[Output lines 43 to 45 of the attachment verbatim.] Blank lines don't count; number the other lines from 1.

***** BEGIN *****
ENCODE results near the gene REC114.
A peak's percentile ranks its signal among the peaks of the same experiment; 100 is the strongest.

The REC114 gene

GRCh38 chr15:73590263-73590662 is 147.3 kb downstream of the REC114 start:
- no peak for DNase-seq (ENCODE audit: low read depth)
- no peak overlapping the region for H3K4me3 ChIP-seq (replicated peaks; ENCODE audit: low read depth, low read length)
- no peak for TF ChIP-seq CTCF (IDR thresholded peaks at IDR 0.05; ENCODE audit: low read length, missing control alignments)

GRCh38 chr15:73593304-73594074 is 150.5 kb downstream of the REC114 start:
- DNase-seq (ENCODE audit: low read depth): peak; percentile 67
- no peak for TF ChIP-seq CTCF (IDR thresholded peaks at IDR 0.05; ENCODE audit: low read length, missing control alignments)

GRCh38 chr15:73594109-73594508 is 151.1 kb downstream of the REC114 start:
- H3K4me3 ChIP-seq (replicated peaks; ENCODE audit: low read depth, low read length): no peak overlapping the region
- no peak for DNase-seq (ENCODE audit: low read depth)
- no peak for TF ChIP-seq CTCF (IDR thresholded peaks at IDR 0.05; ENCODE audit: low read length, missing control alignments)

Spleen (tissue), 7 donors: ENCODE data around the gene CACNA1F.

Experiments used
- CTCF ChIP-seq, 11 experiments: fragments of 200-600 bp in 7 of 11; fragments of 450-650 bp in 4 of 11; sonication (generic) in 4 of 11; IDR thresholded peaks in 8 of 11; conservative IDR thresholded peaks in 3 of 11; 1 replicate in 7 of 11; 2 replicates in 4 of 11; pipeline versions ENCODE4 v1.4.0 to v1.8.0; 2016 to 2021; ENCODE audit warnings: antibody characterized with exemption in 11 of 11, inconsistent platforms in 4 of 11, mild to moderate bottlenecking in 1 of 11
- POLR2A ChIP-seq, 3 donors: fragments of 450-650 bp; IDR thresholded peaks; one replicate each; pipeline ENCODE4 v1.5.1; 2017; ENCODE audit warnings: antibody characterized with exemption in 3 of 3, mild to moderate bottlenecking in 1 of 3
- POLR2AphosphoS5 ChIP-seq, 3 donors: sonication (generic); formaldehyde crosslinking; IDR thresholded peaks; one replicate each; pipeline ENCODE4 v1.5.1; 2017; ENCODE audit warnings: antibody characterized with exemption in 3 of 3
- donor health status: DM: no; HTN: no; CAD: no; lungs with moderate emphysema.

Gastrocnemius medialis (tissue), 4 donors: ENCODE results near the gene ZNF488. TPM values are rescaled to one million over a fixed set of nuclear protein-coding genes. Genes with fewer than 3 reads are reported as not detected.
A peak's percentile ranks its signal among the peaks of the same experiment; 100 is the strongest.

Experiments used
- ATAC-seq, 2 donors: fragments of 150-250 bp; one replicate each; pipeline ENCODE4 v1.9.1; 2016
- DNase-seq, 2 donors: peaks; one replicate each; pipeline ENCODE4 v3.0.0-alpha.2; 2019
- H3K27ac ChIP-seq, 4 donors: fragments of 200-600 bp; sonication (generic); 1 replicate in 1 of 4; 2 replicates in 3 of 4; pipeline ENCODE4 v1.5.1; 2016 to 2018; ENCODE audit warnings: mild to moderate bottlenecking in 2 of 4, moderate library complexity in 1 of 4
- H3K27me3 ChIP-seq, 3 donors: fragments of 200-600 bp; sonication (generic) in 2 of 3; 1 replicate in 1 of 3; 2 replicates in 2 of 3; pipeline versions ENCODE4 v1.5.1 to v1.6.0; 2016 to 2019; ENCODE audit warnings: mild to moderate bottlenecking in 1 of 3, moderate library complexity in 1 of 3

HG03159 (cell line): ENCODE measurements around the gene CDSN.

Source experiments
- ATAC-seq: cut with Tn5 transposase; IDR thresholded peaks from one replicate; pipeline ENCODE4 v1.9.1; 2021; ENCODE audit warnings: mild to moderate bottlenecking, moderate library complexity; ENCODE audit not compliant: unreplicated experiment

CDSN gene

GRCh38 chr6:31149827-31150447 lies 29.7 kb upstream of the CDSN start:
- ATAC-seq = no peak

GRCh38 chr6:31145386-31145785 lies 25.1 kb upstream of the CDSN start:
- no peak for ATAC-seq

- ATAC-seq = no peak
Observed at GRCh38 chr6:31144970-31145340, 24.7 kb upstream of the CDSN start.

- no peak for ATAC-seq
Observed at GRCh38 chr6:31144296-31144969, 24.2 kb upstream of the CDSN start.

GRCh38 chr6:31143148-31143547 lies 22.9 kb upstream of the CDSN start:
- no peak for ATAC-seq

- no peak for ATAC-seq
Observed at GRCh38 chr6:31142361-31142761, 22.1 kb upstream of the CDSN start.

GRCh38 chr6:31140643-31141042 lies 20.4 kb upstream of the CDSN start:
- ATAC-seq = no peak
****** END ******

Observed at GRCh38 chr6:31142361-31142761, 22.1 kb upstream of the CDSN start.

GRCh38 chr6:31140643-31141042 lies 20.4 kb upstream of the CDSN start:
- ATAC-seq = no peak